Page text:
What The Comment Section Is Teaching Us

disagree

Kris Morgan 7/8/2018

It seems like everyone on social media has been part of a thread that has gone off the deep end. Political discussions there are flooded with name-calling, condescending attitudes, and all-to-often the mention of Adolf Hitler. In fact, the Nazis have been mentioned so frequently that we now have ‘Godwin’s Law’, which states that “if you mention Adolf Hitler or Nazis within a discussion thread, you’ve automatically ended whatever discussion you were taking part in.” None of this is to say that there is no truth being shared, but it is regularly drowned by deflections, personal attacks, misinformation, cognitive dissonance, and other barriers. It is very tempting to conclude that there’s not a lot we can learn on a discussion thread, but that’s not quite true.

Veterans of social media will instantly agree with two basic conclusions drawn from the comment section. First, everyone thinks they are right. No matter how well or how poorly informed a person may be, when a position is taken, it is taken definitively. The individual, aware of the never-ending feed of fake news, conspiracy theories, and other seemingly-less-intelligent people on the web is very unlikely to change. To us, our beliefs and the reasons behind them are clear, so what kind of person disagrees? A wrong one.

Secondly, the politically active among us must realize that we are not all going to agree, probably ever. While we have general groups of conservatives, liberals, libertarians, etc., each of us is also unique in life experience and knowledge. The idea of two people agreeing on every foreseeable situation in human affairs is unimaginable. Though it may not seem it, there is a foundation from which we can move forward. If we acknowledge our disagreements, rather than preach our own version of the gospel, there is no reason we cannot move past them together, as there is a third truth we have to keep in mind.

Deep down, kept away from comment sections, or “in places you don’t talk about at parties,” we know that we don’t know everything. We are fallible, have biases, dissonance, and are even aware of the sway in the media we consume. So we share this world, full of different people, each believing themself to be right, and yet none is omniscient. What do we do when we all think we are right, our opinions rarely change, and none of us even has all the necessary information?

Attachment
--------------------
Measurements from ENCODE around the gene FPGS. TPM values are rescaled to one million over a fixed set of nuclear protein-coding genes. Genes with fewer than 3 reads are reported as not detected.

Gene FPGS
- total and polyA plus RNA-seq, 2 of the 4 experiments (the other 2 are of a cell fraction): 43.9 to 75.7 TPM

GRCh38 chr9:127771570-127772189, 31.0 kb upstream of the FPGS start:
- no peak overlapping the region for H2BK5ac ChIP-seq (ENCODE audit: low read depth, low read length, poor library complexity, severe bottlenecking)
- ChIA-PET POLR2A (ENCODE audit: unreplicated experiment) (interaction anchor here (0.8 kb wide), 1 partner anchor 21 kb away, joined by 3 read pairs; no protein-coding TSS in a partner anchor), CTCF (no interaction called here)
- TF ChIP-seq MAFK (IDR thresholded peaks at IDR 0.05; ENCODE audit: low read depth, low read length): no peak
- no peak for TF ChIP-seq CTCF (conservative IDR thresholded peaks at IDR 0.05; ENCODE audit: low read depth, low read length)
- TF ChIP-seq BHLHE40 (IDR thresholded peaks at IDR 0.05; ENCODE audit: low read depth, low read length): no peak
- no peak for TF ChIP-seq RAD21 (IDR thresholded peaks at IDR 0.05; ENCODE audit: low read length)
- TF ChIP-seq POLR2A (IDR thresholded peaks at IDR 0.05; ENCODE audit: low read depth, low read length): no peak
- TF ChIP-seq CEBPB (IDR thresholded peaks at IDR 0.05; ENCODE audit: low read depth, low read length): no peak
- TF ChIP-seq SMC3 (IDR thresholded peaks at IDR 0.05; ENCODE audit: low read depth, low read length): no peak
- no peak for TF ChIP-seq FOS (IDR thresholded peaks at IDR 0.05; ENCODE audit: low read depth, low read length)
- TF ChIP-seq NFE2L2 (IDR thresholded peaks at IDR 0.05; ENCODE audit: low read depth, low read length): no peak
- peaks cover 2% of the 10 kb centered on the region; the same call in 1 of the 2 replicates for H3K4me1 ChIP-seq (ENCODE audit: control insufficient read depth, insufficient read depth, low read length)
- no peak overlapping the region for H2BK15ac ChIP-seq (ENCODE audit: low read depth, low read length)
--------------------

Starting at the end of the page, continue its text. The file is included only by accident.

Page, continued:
The only sane position is freedom. Freedom from coercion brought upon us from political and private entities. This means limiting government to the defense of individual liberty and private property rights. Only in this framework will we all be able to try what we believe is right and determine for ourselves if we are satisfied with the results.

Just because a group of people want a welfare state doesn’t make it the job of the politicians to threaten anyone who doesn’t participate with fines or jail. Just because someone thinks the Middle East should be invaded and occupied doesn’t mean soldiers who swore an oath to defend the United States should face a Courts Martial for not taking part in it. Just because some among us think the risk is too great to use new drugs before they’ve had the chance to be properly tested by the FDA doesn’t mean anyone should be banned from making a different decision for themselves.

The common belief is that there is strength in numbers. This is difficult to dispute on a battlefield, however, civil society is not a war zone. Our disagreements make us strong. Who among us hasn’t been forced through debate to find new ways to articulate their positions or address concerns they have never considered?

Private charity is a great example of how differences in opinion can help us cover our bases. Some believe it enables people, while others focus on helping the less fortunate. This has the effect of sending two important messages simultaneously. First, it tells people that there are those among us who are willing to help in times of need. Missions, food trucks, and other charitable services feed the homeless daily. At the same time, charity can be pulled at any time. If people get the sense they are being taken advantage of, they will likely pull their resources. This fact is a deterrent to people who are capable of doing more, but would be happy to live off charity.